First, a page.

If you’ve already looked at the back cover, you know the big news around here: Ram Dass is coming to Chapel Hill to do a benefit for us May 13.

Ram Dass is an American spiritual teacher, best known for his book Be Here Now and his association, while a Harvard professor in the Sixties, with the psychedelic evangelist Timothy Leary.

His influence on me, personally, and on this magazine, has been enormous. I could be coy, in the manner of New Age testimonials, and suggest I value “the truth that comes through him” rather than the man himself. In a way, I do. But I also cherish the idiosyncrasies of personality, individual uniqueness, and the peculiar ways we do, or don’t, live our truths. I cherish him.

Like the rest of us, he’s changed since those early days of heady discovery, and he’s continued to share his insights and sometimes embarrassing confusions in books and talks. I got to see him, the first time he came to Chapel Hill, on the pretext of doing an interview for a brand new magazine, The Chapel Hill Sun. (I was nervous, having not yet learned that to make someone else a hero diminishes oneself. As I changed, shedding romances about life, and about who I am, I needed heroes less. My respect for him deepened.)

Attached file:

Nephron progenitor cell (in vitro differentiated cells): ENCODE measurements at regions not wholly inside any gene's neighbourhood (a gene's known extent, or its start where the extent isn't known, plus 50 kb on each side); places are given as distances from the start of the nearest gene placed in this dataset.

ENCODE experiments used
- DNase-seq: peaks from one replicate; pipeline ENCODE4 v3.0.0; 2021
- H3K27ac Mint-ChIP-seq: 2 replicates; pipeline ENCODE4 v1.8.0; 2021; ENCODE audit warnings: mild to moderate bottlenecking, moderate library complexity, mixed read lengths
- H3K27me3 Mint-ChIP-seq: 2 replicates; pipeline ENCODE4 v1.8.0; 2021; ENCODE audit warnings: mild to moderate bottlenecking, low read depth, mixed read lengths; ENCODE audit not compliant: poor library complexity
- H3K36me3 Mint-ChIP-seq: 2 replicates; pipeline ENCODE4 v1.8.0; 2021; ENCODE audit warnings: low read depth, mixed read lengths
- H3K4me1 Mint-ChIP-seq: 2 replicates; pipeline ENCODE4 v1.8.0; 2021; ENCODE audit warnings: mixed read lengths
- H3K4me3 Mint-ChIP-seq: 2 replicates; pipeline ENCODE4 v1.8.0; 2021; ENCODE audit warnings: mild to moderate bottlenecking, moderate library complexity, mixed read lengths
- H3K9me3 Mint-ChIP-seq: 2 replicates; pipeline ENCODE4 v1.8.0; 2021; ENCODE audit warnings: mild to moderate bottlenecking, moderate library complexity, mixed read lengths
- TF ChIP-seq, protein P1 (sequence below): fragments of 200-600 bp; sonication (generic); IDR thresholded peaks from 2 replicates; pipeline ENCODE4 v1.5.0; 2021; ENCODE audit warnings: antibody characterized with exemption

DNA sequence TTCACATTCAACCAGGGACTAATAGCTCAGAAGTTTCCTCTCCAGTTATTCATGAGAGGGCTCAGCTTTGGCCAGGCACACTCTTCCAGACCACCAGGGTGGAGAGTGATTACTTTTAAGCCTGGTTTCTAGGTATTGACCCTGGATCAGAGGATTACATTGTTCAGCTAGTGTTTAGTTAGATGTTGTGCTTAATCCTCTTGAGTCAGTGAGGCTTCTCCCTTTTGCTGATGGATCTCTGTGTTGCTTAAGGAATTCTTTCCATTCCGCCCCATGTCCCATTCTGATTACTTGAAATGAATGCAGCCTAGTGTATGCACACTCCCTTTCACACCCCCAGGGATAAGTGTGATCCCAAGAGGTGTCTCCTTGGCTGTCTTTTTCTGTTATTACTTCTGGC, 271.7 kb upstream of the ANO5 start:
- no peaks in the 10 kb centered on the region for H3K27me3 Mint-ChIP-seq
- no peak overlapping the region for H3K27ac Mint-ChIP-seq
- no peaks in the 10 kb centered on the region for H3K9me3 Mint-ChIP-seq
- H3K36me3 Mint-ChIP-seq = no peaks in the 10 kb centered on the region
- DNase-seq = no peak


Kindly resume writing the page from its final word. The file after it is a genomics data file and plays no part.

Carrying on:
A couple of years after that, in 1975, in an issue on Feeling Good, I juxtaposed his picture with the famous barbershop calendar, the first nude of Marilyn Monroe, and wrote, in part:

“. . . for these are the stars by which we chart our course, and in the trapped light we call a photograph, we see our yearning reflected. Did we hunger for nakedness? Naked ecstasy and total union? Total sensation and final release? Come, say our heroes, we welcome you into the bosom of your dreams. Here is a pillow for your head, and a mantra, and the parting of thighs. . . .”

The piece was passed on to him. It led to our corresponding, and to him subscribing.

— Sy